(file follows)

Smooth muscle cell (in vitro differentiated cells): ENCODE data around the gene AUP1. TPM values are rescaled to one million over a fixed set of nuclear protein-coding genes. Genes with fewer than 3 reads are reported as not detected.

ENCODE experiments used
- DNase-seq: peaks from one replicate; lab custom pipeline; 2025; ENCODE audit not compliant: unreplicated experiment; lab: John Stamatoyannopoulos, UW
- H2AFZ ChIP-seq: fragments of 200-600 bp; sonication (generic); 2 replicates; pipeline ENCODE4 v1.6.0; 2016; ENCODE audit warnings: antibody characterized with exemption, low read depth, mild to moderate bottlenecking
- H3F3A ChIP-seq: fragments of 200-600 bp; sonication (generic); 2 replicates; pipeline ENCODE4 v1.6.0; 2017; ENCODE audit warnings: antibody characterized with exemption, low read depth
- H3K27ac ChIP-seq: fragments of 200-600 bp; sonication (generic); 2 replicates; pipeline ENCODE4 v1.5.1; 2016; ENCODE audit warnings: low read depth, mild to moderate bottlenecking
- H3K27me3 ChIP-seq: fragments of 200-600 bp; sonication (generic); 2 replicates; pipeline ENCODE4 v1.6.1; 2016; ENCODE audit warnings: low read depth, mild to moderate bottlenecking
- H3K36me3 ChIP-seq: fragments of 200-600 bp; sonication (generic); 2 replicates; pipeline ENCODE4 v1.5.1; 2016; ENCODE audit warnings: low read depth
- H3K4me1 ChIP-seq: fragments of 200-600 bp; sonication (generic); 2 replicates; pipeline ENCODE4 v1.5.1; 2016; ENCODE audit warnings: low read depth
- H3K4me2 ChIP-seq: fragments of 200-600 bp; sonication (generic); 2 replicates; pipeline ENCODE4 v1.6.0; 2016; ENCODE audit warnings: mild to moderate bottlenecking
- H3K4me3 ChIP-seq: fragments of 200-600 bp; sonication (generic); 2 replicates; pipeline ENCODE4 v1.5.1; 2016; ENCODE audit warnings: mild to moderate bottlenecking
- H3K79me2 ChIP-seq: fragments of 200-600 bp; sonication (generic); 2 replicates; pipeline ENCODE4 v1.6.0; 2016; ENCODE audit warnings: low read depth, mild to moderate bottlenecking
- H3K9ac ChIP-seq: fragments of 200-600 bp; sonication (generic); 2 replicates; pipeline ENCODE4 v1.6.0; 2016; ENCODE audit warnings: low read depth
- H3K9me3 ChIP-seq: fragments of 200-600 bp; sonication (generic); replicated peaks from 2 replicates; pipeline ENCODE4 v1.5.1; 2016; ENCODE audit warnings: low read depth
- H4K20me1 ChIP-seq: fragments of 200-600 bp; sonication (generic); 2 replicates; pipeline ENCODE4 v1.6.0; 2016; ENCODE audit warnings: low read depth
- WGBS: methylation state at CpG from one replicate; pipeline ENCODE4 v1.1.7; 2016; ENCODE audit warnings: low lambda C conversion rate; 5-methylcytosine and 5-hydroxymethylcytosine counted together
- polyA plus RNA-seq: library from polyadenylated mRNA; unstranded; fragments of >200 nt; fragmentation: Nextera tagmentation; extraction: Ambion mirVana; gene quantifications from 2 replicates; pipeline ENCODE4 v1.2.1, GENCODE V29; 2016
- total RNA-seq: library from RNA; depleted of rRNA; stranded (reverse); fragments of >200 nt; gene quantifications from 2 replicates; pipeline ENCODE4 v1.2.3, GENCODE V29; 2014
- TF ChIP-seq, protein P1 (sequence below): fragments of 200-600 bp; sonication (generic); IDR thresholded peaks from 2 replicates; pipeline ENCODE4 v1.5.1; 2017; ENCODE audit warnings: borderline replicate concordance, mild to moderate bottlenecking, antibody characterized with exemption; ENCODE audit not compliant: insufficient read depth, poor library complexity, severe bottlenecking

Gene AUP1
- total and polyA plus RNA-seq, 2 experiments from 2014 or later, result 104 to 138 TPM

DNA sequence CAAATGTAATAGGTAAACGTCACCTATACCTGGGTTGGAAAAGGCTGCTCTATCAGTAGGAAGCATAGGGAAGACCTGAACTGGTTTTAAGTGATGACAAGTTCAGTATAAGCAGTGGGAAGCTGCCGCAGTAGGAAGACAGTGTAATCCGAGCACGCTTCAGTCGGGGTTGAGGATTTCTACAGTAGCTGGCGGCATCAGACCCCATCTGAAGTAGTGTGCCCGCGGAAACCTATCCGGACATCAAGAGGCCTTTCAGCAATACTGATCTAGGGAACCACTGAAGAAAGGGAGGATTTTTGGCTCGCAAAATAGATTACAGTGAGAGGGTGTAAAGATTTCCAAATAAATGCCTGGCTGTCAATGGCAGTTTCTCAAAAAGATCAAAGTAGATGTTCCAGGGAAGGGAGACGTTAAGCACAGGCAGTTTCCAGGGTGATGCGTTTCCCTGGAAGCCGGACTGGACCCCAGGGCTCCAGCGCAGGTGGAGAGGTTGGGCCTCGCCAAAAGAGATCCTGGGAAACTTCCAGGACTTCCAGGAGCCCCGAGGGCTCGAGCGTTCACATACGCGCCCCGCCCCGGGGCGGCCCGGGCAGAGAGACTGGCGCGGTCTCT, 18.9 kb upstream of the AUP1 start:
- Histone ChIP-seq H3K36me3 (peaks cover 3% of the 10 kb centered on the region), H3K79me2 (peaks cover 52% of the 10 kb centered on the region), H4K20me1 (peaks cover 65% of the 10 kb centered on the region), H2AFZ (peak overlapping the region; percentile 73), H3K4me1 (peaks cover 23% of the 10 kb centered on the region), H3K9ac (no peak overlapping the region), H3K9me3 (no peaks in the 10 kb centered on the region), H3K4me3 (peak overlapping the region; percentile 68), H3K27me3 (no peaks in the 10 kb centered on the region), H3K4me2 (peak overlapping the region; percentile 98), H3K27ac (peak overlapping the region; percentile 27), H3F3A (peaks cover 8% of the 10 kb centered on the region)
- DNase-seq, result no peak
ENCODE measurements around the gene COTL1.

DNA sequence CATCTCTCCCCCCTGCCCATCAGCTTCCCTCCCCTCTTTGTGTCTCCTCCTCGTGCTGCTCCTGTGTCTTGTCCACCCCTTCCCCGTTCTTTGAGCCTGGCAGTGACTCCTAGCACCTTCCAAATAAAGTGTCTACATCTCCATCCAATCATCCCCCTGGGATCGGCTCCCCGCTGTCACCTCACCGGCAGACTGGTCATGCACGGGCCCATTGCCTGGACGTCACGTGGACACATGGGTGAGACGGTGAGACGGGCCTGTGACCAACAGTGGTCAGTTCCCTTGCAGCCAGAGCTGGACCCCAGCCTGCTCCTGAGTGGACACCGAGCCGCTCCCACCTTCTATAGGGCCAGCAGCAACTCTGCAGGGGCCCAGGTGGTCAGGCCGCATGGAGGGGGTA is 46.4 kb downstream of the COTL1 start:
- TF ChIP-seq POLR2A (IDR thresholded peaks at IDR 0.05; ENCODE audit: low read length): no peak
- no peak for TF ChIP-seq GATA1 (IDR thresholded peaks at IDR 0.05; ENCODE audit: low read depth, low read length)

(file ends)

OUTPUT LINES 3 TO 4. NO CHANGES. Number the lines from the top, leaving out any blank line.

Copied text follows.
- DNase-seq: peaks from one replicate; lab custom pipeline; 2025; ENCODE audit not compliant: unreplicated experiment; lab: John Stamatoyannopoulos, UW
- H2AFZ ChIP-seq: fragments of 200-600 bp; sonication (generic); 2 replicates; pipeline ENCODE4 v1.6.0; 2016; ENCODE audit warnings: antibody characterized with exemption, low read depth, mild to moderate bottlenecking